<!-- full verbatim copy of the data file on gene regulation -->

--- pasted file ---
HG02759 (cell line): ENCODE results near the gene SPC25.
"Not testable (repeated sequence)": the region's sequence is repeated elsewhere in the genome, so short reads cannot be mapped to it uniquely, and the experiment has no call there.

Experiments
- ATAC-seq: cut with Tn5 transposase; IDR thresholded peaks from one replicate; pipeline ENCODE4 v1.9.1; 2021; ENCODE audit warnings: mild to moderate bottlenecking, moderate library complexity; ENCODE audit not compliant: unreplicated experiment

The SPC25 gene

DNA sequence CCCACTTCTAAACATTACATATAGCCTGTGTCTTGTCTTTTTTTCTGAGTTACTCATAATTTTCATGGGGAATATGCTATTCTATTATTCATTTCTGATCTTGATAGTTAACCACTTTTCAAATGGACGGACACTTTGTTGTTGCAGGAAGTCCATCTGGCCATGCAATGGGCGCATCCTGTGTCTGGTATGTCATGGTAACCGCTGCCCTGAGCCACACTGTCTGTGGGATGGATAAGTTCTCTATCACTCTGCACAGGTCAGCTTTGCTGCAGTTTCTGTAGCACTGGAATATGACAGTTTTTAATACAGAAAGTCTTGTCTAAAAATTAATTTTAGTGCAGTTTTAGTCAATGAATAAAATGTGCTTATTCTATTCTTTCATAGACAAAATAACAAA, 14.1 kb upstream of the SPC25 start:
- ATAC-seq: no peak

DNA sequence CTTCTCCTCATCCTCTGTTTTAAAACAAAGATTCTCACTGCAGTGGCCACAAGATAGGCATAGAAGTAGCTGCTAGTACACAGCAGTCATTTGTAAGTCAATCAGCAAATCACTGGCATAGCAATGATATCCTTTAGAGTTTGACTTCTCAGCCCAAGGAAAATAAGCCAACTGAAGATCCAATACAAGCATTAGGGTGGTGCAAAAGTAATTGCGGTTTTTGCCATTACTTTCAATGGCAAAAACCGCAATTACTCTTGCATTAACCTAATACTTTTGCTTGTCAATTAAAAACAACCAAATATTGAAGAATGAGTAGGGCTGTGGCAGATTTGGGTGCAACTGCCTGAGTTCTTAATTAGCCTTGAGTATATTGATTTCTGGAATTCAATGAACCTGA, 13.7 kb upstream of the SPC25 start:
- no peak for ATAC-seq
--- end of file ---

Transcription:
HG02759 (cell line): ENCODE results near the gene SPC25.
"Not testable (repeated sequence)": the region's sequence is repeated elsewhere in the genome, so short reads cannot be mapped to it uniquely, and the experiment has no call there.

Experiments
- ATAC-seq: cut with Tn5 transposase; IDR thresholded peaks from one replicate; pipeline ENCODE4 v1.9.1; 2021; ENCODE audit warnings: mild to moderate bottlenecking, moderate library complexity; ENCODE audit not compliant: unreplicated experiment

The SPC25 gene

DNA sequence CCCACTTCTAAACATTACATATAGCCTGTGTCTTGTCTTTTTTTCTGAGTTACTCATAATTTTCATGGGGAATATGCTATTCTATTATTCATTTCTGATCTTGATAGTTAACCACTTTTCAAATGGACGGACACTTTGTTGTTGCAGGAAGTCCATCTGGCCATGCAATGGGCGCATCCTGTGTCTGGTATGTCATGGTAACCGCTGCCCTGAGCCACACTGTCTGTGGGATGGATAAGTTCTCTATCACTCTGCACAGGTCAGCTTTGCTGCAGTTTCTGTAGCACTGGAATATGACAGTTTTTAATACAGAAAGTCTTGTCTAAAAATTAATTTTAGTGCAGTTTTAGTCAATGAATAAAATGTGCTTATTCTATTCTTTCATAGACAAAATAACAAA, 14.1 kb upstream of the SPC25 start:
- ATAC-seq: no peak

DNA sequence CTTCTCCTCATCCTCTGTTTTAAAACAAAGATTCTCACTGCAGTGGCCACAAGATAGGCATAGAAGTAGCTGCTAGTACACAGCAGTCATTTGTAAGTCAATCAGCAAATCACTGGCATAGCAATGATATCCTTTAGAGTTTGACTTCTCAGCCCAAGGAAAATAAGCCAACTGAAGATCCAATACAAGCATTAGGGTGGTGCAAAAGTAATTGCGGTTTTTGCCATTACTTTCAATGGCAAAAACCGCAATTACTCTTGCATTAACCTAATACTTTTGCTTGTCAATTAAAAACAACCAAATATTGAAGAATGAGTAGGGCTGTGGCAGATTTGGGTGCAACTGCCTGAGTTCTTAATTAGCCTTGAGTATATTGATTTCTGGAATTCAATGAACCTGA, 13.7 kb upstream of the SPC25 start:
- no peak for ATAC-seq